Mostly Trapping

Effects of Using Claw Marks to Survey Raccoons
Aug 29, 2020 06:36 ET
Original Title: Features of Claw Marks of Masked Palm Civets: Effects of Using Claw Marks to Survey Raccoons

Abstract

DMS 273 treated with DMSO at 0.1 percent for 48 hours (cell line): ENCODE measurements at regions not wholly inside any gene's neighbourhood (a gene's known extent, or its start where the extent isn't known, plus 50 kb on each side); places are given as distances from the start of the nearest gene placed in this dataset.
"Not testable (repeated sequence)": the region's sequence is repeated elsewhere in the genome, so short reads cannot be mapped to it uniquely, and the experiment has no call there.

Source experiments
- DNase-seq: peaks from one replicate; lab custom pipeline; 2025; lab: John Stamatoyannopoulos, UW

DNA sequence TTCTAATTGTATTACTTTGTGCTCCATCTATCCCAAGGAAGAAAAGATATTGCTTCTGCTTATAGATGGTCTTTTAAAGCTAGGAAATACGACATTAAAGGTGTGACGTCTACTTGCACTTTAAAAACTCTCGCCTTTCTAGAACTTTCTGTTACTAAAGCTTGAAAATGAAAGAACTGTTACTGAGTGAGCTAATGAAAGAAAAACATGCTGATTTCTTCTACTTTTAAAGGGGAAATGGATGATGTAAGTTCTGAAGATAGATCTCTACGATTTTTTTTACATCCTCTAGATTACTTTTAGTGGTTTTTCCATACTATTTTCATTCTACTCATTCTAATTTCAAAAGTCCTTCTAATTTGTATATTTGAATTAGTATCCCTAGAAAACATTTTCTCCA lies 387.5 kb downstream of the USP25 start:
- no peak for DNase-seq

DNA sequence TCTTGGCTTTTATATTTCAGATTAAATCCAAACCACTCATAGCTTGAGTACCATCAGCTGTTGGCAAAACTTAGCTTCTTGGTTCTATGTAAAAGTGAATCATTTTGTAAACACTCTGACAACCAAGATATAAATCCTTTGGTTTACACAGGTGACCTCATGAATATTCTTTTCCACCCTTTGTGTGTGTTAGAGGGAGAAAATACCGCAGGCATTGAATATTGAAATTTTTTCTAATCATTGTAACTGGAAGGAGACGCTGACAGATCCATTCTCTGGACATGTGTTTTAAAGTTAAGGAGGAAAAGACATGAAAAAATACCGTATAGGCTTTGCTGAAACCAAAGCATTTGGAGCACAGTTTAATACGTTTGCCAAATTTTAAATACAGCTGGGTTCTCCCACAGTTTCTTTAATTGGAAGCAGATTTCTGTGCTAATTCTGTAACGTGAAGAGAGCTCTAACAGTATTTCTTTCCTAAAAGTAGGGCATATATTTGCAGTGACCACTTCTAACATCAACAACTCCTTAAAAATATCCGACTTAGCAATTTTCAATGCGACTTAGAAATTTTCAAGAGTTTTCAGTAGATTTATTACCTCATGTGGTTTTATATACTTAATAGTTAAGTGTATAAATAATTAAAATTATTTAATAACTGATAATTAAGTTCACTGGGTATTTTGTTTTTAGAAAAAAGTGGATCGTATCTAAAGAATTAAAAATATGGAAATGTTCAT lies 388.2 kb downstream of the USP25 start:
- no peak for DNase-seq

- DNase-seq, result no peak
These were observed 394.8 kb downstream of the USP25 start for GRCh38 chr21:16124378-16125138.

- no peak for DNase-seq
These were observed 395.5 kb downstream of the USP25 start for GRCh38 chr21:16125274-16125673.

We examined whether masked palm civets (Paguma larvata) would leave claw marks on wooden poles by having them climb poles experimentally. We also examined the features of civet's claw marks that are generally mistaken for claw marks of racoons (Procyon lotor). The test sessions included two conditions: square and round poles of different sizes (10, 15, and 20 cm). Civets climbed wooden poles regardless of the shape and usually left short claw marks on the pole surface. The claw marks that are generally mistaken for those of a raccoon (five fingers, claw marks over 4 cm in width and over 1 cm in length) occurred in 7.6% of tracks with the 10-cm square pole, 4.1% of tracks with the 15-cm square pole, and 0.6% of tracks with the 20-cm square pole. In the round pole experiments, claw marks generally mistaken for those of a raccoon occurred in 0.0% of tracks with the 10-cm diameter pole, 0.4% of tracks with the 15-cm diameter pole, and 2.1% with 20-cm diameter pole. These results suggest that the presence of masked palm civets would have little impact on the use of claw marks to assess raccoon distribution.